Addressing a nearly packed house, Gingrich said he wants to increase production of oil to make the U.S. energy independent so "never again" does an American president have to "bow down" to a Saudi Arabian king.
Gingrich spent most of his 41-minute speech contrasting the energy policies he'd pursue with Obama's policies. He disputed the president's assertion earlier this week that the federal government can do little to bring a rapid drop in gas prices.
Gingrich said that, if elected, he would approve a proposed oil pipeline to carry Canadian oil produced from tar sands to refineries in Texas. He also would reopen offshore leases in the Gulf of Mexico for development and allow oil exploration in Alaska.
Added up, those opportunities could increase the U.S. supply by more than 2 million gallons a day.
"If we set our minds to it, by the end of this decade we'd be the largest oil producer in the world," he said.
Gingrich, a former speaker of the U.S. House of Representatives, is locked in a battle for the Republican Party nomination with Rick Santorum, Mitt Romney and Ron Paul. While Gingrich once enjoyed front-runner status, he's lagged far behind Santorum and Romney in recent weeks.
The Everett rally capped a two-day swing through Washington in advance of the state's caucuses a week from today. Gingrich appealed to the audience to turn out to the caucuses and help him make a good showing in what will be the final political event before contests in 10 states on March 6, "Super Tuesday."
"If you help us, we can do it," he said.
Economic policy garnered only a few moments of the speech. Gingrich rattled off major tenets of his approach, including eliminating the capital gains tax, lowering the corporate tax rate and offering a 15 percent flat income tax as an alternative to the existing graduated system.
Gingrich also took aim at Obama for pushing policies that make the federal government more powerful and intrusive. He vowed to reverse that course.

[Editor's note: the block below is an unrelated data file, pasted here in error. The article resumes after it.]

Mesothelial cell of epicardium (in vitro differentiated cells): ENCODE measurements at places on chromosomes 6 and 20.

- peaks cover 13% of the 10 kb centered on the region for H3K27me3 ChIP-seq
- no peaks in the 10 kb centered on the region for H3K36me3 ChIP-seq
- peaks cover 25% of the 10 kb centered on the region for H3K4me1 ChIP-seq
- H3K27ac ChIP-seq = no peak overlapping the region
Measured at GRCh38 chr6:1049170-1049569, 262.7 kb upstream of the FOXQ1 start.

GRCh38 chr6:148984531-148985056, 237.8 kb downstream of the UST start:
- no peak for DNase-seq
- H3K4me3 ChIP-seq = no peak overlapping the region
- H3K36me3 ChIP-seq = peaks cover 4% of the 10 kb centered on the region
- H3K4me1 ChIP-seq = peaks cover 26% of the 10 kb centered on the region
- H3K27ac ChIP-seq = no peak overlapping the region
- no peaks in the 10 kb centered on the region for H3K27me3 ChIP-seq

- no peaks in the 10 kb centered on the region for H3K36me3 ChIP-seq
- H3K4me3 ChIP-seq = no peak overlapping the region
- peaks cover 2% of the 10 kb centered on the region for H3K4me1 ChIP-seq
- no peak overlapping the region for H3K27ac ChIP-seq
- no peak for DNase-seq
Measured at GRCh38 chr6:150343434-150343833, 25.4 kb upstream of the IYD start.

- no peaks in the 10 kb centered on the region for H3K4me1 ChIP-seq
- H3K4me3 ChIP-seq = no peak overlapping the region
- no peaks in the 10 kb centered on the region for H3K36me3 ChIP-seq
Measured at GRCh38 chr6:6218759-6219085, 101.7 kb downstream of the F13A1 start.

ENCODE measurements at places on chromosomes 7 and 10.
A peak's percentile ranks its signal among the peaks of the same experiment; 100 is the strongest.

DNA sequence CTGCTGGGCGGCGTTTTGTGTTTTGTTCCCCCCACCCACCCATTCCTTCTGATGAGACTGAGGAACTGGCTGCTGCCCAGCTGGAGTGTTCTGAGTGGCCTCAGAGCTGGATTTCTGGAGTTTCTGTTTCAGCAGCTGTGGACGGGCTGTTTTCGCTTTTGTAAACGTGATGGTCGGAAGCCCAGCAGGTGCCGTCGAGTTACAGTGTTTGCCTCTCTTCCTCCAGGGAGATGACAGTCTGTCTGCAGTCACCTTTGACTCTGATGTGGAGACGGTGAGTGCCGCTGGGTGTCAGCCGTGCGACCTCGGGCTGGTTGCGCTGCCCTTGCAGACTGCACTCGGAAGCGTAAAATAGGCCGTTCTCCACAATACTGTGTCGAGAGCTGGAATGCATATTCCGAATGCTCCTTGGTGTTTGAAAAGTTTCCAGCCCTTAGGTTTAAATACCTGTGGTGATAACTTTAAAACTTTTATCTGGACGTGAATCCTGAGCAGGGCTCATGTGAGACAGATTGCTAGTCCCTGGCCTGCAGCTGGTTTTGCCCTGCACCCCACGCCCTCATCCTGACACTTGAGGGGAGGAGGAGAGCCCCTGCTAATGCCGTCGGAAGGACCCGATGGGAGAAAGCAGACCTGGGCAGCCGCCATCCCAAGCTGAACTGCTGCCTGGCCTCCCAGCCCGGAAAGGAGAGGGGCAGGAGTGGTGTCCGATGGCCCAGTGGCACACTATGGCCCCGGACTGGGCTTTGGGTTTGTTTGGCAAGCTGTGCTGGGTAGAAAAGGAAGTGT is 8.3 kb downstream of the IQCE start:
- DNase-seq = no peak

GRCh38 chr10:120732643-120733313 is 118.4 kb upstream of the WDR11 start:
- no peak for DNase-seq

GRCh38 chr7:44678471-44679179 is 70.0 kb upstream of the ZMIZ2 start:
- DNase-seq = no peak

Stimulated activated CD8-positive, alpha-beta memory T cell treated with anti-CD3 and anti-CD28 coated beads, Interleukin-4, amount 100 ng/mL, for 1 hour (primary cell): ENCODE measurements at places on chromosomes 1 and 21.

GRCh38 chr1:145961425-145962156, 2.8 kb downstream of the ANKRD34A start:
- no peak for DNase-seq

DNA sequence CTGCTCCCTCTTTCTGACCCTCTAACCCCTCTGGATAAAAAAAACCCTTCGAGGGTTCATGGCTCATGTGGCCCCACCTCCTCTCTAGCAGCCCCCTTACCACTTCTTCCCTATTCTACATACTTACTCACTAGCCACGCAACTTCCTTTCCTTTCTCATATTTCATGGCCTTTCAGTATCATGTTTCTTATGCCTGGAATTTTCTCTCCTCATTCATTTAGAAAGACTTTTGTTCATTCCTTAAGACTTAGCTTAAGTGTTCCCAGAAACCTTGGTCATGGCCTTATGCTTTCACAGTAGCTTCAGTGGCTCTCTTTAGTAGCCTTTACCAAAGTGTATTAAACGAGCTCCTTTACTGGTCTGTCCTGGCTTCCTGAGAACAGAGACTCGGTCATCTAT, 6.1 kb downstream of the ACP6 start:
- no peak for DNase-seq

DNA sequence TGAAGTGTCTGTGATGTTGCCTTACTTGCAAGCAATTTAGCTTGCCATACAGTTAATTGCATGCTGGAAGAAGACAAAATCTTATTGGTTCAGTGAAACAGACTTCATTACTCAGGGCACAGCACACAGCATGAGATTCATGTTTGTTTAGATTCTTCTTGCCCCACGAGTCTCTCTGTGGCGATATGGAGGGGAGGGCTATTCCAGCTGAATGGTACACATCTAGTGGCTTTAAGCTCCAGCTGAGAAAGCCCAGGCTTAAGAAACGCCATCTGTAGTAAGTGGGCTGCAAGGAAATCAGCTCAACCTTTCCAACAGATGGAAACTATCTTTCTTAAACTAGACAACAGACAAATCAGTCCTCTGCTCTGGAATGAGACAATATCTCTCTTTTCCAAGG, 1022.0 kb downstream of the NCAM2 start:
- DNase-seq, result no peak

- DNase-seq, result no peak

"I'm here as the candidate of freedom, and Obama is the candidate of government coercion," he said.
Gingrich, a historian, made note of his surroundings as the "oldest operating theater west of the Rockies" and claimed the last president to speak on its stage was Theodore Roosevelt.
He displayed his sense of humor by cracking a few jokes and praising the crowd for its enthusiastic laughter.
"This is our Friday night date, so we might as well have fun," he said.
Toward the end, a man seated in the balcony heckled Gingrich. "You represent the 1 percent," he shouted a couple times before leaving on his own.
After the brief interruption, Gingrich noted there didn't seem to be any scientific evidence connecting "noise and intelligence."
Following the address, Gingrich and his wife, Callista, signed autographs and posed for photos with dozens of people, including Ava Gardner of Everett.
"I want this man. I want to hire this man," she said. "I have so much faith in him.
"He said it's going to take a while to fix things because they've made a mess of it out there," she said. "I know it won't be done today. It won't be done tomorrow. But, with him, it will be done."
Gingrich, who spent Thursday in Eastern Washington, began Friday in Olympia, where he met with Republican state lawmakers. He then held a rally in Federal Way before traveling to Everett.
While in the state capital, the former Georgia lawmaker spoke with reporters briefly about the campaign that's become a "much more complicated marathon than anybody would have guessed. You're going to see it go on for a while."
And he said he's looking for a good showing in Washington's caucuses, which are the final political event before Super Tuesday.
"We want to get enough votes to have delegates here," he said. "We want to do well enough that people see that I'm genuinely competitive. Super Tuesday is going to be an important day."
Jerry Cornfield: 360-352-8623; email@example.com.
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